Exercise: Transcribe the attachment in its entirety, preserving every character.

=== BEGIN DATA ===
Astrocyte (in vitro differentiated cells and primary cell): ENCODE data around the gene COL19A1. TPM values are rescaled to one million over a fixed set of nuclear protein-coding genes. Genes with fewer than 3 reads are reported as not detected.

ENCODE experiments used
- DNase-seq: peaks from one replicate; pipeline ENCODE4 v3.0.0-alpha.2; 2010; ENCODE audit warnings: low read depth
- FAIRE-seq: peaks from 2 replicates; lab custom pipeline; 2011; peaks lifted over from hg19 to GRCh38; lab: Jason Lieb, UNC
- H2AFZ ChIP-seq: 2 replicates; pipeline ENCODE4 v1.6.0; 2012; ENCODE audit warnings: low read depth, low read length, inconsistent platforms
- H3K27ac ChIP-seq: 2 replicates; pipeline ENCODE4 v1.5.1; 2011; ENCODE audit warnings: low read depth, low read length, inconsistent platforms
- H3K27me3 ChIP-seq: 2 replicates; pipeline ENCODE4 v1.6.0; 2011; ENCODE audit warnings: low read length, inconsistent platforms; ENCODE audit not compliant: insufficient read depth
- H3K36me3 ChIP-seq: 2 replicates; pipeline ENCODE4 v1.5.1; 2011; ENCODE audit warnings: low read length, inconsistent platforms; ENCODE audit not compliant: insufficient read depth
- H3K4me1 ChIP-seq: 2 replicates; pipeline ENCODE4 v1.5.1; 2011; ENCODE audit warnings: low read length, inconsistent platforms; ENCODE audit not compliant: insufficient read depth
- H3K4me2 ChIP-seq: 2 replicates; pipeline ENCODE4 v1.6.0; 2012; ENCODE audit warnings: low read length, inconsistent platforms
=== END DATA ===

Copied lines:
Astrocyte (in vitro differentiated cells and primary cell): ENCODE data around the gene COL19A1. TPM values are rescaled to one million over a fixed set of nuclear protein-coding genes. Genes with fewer than 3 reads are reported as not detected.

ENCODE experiments used
- DNase-seq: peaks from one replicate; pipeline ENCODE4 v3.0.0-alpha.2; 2010; ENCODE audit warnings: low read depth
- FAIRE-seq: peaks from 2 replicates; lab custom pipeline; 2011; peaks lifted over from hg19 to GRCh38; lab: Jason Lieb, UNC
- H2AFZ ChIP-seq: 2 replicates; pipeline ENCODE4 v1.6.0; 2012; ENCODE audit warnings: low read depth, low read length, inconsistent platforms
- H3K27ac ChIP-seq: 2 replicates; pipeline ENCODE4 v1.5.1; 2011; ENCODE audit warnings: low read depth, low read length, inconsistent platforms
- H3K27me3 ChIP-seq: 2 replicates; pipeline ENCODE4 v1.6.0; 2011; ENCODE audit warnings: low read length, inconsistent platforms; ENCODE audit not compliant: insufficient read depth
- H3K36me3 ChIP-seq: 2 replicates; pipeline ENCODE4 v1.5.1; 2011; ENCODE audit warnings: low read length, inconsistent platforms; ENCODE audit not compliant: insufficient read depth
- H3K4me1 ChIP-seq: 2 replicates; pipeline ENCODE4 v1.5.1; 2011; ENCODE audit warnings: low read length, inconsistent platforms; ENCODE audit not compliant: insufficient read depth
- H3K4me2 ChIP-seq: 2 replicates; pipeline ENCODE4 v1.6.0; 2012; ENCODE audit warnings: low read length, inconsistent platforms